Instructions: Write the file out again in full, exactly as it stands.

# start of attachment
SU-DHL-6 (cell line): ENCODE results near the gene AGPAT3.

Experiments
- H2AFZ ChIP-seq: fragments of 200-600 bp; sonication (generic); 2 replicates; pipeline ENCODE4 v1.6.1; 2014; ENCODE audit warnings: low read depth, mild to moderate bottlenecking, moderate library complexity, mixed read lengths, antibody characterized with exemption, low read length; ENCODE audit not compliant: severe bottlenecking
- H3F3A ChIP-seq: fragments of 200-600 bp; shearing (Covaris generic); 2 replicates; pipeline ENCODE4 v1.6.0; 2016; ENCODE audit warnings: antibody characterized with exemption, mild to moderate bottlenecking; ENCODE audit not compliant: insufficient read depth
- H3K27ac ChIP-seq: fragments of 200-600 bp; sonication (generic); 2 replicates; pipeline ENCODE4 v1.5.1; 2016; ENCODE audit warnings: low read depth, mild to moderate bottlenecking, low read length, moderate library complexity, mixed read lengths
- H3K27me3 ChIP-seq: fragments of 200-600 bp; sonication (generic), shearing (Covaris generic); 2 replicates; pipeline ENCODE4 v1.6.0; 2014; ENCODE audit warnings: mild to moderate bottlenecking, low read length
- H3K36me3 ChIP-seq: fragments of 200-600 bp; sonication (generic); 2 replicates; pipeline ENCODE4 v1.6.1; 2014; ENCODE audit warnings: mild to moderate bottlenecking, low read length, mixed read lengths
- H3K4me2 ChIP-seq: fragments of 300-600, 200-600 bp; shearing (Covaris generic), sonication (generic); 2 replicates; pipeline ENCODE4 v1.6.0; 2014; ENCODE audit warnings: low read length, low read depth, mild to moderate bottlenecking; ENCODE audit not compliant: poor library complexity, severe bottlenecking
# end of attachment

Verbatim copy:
SU-DHL-6 (cell line): ENCODE results near the gene AGPAT3.

Experiments
- H2AFZ ChIP-seq: fragments of 200-600 bp; sonication (generic); 2 replicates; pipeline ENCODE4 v1.6.1; 2014; ENCODE audit warnings: low read depth, mild to moderate bottlenecking, moderate library complexity, mixed read lengths, antibody characterized with exemption, low read length; ENCODE audit not compliant: severe bottlenecking
- H3F3A ChIP-seq: fragments of 200-600 bp; shearing (Covaris generic); 2 replicates; pipeline ENCODE4 v1.6.0; 2016; ENCODE audit warnings: antibody characterized with exemption, mild to moderate bottlenecking; ENCODE audit not compliant: insufficient read depth
- H3K27ac ChIP-seq: fragments of 200-600 bp; sonication (generic); 2 replicates; pipeline ENCODE4 v1.5.1; 2016; ENCODE audit warnings: low read depth, mild to moderate bottlenecking, low read length, moderate library complexity, mixed read lengths
- H3K27me3 ChIP-seq: fragments of 200-600 bp; sonication (generic), shearing (Covaris generic); 2 replicates; pipeline ENCODE4 v1.6.0; 2014; ENCODE audit warnings: mild to moderate bottlenecking, low read length
- H3K36me3 ChIP-seq: fragments of 200-600 bp; sonication (generic); 2 replicates; pipeline ENCODE4 v1.6.1; 2014; ENCODE audit warnings: mild to moderate bottlenecking, low read length, mixed read lengths
- H3K4me2 ChIP-seq: fragments of 300-600, 200-600 bp; shearing (Covaris generic), sonication (generic); 2 replicates; pipeline ENCODE4 v1.6.0; 2014; ENCODE audit warnings: low read length, low read depth, mild to moderate bottlenecking; ENCODE audit not compliant: poor library complexity, severe bottlenecking